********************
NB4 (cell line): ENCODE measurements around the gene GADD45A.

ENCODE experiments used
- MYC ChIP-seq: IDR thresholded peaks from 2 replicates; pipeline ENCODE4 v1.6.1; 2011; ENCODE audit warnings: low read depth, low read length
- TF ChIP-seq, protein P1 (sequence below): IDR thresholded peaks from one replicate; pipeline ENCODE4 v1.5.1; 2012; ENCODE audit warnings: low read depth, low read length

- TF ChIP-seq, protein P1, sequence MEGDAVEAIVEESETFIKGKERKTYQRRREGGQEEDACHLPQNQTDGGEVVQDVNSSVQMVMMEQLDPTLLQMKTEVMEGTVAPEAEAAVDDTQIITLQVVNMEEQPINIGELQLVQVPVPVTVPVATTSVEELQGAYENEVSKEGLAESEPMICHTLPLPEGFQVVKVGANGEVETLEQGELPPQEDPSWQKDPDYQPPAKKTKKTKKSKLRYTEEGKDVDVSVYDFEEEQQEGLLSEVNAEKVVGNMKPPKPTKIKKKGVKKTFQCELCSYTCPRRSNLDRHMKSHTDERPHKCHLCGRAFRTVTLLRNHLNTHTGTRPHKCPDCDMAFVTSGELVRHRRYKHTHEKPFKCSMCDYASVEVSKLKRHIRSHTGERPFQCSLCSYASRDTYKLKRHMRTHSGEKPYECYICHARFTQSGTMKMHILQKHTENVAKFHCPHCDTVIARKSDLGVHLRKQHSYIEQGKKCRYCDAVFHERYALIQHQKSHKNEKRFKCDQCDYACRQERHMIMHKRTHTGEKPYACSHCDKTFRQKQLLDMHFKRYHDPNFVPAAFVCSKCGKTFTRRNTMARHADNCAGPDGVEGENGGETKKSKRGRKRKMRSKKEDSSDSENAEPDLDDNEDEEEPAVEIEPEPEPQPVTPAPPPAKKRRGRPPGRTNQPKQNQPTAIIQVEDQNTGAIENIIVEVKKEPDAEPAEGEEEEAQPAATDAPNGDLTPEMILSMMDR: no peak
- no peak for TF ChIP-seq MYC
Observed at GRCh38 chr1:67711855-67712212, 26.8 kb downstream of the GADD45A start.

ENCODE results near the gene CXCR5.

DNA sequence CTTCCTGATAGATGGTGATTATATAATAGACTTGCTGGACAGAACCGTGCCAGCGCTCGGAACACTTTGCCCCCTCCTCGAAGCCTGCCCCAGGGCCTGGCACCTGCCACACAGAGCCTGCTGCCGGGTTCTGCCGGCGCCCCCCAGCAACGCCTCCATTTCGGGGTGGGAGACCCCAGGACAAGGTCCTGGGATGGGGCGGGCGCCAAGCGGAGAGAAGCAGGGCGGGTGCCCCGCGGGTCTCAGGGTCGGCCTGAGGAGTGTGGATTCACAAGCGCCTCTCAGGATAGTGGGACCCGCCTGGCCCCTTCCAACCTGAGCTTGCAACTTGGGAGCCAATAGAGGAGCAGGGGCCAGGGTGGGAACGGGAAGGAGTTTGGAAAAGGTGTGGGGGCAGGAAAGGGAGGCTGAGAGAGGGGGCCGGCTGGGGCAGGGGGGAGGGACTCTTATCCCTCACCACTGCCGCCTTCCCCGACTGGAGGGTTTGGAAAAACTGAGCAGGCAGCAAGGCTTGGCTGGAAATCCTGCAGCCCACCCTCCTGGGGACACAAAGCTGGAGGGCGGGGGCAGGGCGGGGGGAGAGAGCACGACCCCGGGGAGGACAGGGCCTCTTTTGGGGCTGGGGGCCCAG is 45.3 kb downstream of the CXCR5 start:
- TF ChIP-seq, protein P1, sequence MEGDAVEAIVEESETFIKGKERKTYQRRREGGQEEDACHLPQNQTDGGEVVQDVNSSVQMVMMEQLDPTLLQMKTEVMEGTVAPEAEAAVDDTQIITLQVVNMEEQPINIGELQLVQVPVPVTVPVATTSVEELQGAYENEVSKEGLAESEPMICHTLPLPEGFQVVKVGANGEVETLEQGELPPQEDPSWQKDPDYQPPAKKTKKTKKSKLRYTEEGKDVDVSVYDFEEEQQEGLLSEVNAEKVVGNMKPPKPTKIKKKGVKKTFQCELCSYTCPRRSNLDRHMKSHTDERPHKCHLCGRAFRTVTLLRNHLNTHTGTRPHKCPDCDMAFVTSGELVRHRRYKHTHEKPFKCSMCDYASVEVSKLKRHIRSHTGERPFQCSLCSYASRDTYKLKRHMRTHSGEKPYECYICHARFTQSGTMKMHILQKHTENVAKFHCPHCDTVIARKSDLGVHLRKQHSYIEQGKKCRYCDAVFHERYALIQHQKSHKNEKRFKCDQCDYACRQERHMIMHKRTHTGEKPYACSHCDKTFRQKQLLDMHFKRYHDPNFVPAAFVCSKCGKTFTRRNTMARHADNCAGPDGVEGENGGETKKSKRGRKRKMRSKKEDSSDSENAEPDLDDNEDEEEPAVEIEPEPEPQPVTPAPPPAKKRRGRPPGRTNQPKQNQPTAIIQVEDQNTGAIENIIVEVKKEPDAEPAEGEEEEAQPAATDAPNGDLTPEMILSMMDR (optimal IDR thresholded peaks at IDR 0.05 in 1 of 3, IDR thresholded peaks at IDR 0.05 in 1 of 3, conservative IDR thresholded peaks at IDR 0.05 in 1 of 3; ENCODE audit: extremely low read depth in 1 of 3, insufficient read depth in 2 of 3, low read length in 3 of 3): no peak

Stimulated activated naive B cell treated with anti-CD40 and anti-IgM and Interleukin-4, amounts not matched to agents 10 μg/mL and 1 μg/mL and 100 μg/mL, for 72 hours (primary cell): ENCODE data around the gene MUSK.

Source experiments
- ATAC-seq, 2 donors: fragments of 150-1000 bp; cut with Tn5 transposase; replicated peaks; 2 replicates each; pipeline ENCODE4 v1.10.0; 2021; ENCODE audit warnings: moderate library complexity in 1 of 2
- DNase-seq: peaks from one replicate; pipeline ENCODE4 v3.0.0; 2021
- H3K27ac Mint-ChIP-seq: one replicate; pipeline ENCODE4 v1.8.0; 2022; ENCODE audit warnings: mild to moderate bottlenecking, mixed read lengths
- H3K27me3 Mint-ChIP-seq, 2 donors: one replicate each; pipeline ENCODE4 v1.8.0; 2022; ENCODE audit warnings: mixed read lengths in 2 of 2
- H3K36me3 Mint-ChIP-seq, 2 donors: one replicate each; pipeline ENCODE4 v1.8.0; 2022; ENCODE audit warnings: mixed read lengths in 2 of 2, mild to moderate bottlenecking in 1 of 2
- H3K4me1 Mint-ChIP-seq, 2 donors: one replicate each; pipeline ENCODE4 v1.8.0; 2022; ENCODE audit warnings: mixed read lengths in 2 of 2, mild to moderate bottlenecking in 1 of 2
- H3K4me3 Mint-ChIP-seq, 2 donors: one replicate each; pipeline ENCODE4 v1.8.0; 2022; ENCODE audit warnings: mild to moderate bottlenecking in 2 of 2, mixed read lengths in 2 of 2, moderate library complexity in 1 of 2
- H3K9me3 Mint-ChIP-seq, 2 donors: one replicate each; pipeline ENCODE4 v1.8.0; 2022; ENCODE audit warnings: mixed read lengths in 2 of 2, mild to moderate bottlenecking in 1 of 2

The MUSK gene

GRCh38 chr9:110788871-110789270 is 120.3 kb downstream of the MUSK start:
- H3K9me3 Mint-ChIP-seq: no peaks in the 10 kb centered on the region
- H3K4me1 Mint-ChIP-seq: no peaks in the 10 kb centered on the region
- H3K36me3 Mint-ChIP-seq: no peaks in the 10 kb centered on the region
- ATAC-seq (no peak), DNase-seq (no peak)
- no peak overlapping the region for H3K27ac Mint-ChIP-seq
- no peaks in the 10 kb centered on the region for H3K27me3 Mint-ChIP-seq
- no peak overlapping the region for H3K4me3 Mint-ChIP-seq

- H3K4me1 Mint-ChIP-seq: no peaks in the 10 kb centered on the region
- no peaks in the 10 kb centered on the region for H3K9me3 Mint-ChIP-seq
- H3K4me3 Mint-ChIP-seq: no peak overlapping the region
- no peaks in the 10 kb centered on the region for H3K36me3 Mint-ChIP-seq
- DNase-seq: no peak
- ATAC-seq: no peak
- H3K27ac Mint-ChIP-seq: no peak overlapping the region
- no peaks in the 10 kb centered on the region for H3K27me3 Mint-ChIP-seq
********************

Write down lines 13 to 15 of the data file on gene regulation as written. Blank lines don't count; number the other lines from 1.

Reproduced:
- ATAC-seq, 2 donors: fragments of 150-1000 bp; cut with Tn5 transposase; replicated peaks; 2 replicates each; pipeline ENCODE4 v1.10.0; 2021; ENCODE audit warnings: moderate library complexity in 1 of 2
- DNase-seq: peaks from one replicate; pipeline ENCODE4 v3.0.0; 2021
- H3K27ac Mint-ChIP-seq: one replicate; pipeline ENCODE4 v1.8.0; 2022; ENCODE audit warnings: mild to moderate bottlenecking, mixed read lengths